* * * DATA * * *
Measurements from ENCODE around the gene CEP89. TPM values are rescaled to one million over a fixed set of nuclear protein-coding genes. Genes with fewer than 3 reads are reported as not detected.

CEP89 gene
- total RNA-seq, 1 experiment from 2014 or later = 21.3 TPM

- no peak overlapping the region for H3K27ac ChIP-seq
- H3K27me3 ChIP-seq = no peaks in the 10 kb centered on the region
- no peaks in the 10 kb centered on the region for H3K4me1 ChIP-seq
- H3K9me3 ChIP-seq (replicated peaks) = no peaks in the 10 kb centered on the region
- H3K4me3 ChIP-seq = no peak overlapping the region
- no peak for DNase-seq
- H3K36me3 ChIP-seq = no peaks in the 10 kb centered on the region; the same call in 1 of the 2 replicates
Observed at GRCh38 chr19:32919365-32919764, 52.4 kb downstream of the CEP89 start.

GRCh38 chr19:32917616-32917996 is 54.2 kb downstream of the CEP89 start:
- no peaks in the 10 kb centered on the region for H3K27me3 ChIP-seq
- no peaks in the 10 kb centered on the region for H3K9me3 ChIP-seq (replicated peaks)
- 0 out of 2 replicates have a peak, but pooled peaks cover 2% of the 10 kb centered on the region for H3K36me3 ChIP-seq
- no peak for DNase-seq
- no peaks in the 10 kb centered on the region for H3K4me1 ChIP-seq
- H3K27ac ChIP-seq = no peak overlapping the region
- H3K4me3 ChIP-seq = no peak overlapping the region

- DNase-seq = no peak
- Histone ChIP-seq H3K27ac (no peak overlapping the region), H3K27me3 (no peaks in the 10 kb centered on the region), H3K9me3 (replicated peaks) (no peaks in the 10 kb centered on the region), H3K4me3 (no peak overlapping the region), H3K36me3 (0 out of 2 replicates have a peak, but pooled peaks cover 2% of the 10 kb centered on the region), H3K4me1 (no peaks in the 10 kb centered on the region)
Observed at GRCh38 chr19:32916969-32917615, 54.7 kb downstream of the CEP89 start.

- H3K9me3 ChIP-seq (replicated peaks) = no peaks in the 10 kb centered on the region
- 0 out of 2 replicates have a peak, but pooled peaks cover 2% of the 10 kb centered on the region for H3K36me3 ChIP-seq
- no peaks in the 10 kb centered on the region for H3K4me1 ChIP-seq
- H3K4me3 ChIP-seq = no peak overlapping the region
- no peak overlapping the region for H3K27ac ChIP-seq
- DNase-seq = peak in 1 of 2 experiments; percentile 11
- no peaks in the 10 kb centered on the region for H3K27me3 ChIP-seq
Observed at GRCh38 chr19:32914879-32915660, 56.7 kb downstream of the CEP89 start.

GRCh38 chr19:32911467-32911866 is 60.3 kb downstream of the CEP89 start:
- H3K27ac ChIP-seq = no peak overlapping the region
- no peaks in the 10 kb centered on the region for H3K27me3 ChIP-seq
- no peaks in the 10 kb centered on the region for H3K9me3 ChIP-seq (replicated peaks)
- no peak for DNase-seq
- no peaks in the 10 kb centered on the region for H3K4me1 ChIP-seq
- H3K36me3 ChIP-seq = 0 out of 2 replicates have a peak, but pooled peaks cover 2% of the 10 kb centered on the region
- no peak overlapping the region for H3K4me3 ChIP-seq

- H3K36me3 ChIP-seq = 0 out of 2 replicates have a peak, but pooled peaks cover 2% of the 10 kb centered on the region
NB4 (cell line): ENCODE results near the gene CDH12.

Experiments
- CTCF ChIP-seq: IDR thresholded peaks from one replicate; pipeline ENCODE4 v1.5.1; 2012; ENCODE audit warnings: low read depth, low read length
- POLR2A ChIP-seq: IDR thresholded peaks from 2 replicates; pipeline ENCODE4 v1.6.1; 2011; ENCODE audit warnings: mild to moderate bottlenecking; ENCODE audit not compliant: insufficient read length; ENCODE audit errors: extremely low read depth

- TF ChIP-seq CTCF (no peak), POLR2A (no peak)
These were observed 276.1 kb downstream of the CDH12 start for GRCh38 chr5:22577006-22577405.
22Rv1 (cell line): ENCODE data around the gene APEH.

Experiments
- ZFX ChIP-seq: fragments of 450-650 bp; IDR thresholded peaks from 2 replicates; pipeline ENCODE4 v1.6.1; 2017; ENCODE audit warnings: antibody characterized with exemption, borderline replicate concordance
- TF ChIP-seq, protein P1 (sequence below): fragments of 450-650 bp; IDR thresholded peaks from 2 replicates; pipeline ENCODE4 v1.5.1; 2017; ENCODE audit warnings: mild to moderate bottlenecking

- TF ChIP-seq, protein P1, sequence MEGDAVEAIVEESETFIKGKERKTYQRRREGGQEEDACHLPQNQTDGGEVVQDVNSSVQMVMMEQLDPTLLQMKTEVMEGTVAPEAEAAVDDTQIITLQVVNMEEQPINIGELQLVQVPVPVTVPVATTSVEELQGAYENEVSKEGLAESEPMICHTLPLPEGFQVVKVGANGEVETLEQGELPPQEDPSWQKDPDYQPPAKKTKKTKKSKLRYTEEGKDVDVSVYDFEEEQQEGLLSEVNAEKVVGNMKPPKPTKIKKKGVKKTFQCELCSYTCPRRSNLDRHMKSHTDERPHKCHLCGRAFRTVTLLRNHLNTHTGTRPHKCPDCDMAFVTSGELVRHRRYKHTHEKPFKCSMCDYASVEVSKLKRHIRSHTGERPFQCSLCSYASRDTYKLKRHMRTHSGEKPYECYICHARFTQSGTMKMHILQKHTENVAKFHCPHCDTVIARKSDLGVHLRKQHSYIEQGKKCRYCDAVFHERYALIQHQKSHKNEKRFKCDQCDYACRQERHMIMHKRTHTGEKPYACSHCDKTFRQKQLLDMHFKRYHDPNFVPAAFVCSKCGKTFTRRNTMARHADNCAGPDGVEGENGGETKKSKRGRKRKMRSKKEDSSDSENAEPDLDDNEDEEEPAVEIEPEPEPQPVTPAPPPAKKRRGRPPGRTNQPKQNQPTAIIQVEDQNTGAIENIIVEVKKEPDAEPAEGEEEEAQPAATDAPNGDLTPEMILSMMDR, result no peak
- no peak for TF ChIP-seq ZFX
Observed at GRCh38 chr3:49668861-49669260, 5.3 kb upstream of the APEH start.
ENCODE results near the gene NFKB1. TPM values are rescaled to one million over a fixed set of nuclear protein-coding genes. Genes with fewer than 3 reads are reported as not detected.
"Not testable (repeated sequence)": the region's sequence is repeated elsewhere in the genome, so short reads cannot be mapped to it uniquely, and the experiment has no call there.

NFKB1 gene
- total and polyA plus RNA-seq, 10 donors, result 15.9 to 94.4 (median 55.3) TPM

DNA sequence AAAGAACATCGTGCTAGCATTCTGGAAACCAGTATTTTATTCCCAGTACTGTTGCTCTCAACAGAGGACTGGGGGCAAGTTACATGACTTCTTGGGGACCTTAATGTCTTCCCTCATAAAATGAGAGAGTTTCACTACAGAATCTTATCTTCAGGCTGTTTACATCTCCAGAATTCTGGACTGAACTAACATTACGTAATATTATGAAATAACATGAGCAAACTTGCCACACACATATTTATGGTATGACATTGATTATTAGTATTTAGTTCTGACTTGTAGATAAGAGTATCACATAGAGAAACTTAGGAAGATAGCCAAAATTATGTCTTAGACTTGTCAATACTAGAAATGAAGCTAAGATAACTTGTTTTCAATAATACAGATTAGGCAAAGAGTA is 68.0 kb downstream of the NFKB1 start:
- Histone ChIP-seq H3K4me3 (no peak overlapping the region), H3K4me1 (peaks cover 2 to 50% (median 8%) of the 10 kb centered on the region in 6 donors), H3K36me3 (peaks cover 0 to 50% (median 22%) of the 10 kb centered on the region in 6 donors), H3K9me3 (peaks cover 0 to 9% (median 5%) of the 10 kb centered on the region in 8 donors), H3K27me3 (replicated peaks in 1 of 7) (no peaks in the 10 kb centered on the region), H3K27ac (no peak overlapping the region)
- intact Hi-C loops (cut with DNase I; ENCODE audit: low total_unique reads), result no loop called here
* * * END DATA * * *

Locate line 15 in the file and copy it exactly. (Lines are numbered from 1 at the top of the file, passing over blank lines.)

- 0 out of 2 replicates have a peak, but pooled peaks cover 2% of the 10 kb centered on the region for H3K36me3 ChIP-seq